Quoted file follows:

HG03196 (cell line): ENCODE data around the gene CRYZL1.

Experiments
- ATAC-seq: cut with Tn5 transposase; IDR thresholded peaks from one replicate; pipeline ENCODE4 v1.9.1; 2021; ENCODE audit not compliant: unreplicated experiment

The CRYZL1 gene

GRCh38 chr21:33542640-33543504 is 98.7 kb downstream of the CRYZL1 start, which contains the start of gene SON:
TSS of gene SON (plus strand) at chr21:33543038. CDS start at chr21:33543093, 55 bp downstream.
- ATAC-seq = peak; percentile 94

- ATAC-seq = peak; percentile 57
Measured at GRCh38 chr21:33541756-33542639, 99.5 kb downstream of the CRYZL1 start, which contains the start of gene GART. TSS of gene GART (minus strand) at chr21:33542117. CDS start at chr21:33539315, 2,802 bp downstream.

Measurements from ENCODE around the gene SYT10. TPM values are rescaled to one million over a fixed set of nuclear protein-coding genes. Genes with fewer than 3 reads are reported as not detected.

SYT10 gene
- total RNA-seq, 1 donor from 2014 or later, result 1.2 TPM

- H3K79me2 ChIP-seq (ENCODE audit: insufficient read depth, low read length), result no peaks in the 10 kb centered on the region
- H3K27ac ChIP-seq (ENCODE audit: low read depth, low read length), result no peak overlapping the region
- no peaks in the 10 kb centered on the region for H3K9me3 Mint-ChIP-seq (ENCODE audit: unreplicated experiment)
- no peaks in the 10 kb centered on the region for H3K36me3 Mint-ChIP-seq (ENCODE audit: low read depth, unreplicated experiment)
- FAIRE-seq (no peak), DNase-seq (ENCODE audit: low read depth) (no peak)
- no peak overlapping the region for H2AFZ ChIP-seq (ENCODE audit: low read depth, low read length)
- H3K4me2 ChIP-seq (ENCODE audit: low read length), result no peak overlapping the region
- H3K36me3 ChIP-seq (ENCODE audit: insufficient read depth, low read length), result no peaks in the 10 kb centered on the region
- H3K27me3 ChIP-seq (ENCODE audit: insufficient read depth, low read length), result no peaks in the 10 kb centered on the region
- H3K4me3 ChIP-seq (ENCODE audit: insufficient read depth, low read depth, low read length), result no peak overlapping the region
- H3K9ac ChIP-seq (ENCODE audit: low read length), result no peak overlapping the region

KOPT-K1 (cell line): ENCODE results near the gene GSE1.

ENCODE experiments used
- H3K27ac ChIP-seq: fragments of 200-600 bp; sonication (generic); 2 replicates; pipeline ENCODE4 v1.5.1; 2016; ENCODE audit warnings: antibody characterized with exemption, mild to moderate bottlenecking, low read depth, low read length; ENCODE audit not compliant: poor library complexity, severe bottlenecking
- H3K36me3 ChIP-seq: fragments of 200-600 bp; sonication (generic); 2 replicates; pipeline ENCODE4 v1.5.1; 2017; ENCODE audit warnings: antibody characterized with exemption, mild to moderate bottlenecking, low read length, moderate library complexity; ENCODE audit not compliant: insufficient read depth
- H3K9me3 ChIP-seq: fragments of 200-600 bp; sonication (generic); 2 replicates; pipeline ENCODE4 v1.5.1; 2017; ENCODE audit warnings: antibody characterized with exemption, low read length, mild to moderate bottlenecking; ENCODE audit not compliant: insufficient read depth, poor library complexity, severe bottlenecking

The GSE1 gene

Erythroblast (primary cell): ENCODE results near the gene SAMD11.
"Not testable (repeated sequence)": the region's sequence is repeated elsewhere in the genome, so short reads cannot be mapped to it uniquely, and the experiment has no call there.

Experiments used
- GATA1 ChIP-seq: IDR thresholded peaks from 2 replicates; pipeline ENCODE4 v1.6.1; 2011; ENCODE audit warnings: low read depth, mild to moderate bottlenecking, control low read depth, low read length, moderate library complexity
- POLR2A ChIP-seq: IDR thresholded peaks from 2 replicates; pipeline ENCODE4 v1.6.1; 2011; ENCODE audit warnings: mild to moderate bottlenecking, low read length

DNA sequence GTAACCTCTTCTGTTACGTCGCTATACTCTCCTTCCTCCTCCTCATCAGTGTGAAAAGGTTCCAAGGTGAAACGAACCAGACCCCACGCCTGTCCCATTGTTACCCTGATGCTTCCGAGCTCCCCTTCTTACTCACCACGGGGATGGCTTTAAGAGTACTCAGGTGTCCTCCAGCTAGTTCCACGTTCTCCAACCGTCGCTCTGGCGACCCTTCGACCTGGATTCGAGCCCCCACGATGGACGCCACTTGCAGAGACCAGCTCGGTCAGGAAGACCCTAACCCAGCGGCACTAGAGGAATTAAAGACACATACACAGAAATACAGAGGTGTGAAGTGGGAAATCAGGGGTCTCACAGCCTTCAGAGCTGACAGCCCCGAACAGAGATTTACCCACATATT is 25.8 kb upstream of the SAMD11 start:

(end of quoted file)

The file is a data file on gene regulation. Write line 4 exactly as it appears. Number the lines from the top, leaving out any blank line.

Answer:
The CRYZL1 gene